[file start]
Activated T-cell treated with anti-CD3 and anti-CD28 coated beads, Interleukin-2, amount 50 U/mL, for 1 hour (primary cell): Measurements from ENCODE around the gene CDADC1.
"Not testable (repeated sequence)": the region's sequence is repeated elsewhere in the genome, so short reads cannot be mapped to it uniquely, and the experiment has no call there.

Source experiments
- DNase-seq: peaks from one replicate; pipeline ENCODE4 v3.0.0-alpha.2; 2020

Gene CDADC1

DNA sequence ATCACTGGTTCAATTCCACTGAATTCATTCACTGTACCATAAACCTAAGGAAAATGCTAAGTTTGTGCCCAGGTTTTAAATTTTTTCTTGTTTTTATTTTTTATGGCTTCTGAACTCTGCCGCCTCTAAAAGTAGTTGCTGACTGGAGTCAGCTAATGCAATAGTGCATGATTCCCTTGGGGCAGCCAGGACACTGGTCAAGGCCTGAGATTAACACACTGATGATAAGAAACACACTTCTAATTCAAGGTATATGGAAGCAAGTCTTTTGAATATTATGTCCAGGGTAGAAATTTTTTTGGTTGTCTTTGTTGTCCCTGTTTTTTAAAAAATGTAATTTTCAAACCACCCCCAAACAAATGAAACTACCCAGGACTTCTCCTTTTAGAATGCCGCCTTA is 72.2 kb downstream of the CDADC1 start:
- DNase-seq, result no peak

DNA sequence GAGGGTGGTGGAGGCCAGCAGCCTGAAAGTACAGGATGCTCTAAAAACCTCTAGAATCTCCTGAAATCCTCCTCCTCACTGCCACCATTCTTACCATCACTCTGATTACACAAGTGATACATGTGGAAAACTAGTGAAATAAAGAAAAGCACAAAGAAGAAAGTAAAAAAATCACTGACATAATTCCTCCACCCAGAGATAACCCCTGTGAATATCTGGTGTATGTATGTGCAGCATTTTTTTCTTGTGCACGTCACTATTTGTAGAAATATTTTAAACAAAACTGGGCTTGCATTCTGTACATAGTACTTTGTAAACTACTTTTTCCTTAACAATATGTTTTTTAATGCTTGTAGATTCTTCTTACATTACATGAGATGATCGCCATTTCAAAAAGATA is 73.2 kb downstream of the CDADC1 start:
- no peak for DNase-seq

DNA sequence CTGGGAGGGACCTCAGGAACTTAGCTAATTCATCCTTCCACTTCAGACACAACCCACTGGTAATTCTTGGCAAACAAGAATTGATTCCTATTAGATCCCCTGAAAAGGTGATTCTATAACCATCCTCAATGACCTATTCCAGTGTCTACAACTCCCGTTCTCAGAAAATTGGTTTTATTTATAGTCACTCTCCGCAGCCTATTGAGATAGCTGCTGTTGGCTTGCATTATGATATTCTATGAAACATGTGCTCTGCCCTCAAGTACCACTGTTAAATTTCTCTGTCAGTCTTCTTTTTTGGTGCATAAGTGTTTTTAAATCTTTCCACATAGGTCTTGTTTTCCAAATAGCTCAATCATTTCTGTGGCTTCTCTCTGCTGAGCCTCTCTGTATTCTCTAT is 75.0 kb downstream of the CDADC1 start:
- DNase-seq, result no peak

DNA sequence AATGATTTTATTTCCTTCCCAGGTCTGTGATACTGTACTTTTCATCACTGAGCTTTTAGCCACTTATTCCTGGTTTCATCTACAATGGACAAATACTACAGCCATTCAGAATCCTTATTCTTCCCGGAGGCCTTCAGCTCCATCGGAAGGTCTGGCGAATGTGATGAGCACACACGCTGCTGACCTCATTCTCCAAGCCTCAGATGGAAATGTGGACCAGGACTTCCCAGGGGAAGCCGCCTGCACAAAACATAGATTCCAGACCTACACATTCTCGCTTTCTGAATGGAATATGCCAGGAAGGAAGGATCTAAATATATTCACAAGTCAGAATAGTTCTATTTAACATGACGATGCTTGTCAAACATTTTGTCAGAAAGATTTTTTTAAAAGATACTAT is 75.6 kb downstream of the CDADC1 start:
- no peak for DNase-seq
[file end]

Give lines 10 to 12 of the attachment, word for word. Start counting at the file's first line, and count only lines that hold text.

DNA sequence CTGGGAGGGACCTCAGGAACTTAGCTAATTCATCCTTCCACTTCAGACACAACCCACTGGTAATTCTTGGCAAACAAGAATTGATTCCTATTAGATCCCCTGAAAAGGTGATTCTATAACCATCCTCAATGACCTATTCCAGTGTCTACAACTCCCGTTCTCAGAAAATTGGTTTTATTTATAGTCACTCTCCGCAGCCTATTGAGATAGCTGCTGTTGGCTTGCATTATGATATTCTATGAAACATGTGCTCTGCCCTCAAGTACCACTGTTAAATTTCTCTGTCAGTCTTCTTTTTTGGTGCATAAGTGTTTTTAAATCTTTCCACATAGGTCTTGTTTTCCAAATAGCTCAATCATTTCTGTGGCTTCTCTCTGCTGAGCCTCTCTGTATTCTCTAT is 75.0 kb downstream of the CDADC1 start:
- DNase-seq, result no peak

DNA sequence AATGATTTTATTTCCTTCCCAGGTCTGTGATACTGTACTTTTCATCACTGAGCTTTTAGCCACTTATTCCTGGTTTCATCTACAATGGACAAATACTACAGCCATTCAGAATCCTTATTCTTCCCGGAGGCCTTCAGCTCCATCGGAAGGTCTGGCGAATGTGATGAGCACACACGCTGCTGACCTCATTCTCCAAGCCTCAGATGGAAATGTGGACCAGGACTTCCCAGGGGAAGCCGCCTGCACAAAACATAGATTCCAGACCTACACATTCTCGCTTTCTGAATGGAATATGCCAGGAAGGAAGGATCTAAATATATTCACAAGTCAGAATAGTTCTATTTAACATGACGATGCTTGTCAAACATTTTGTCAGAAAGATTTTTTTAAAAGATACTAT is 75.6 kb downstream of the CDADC1 start: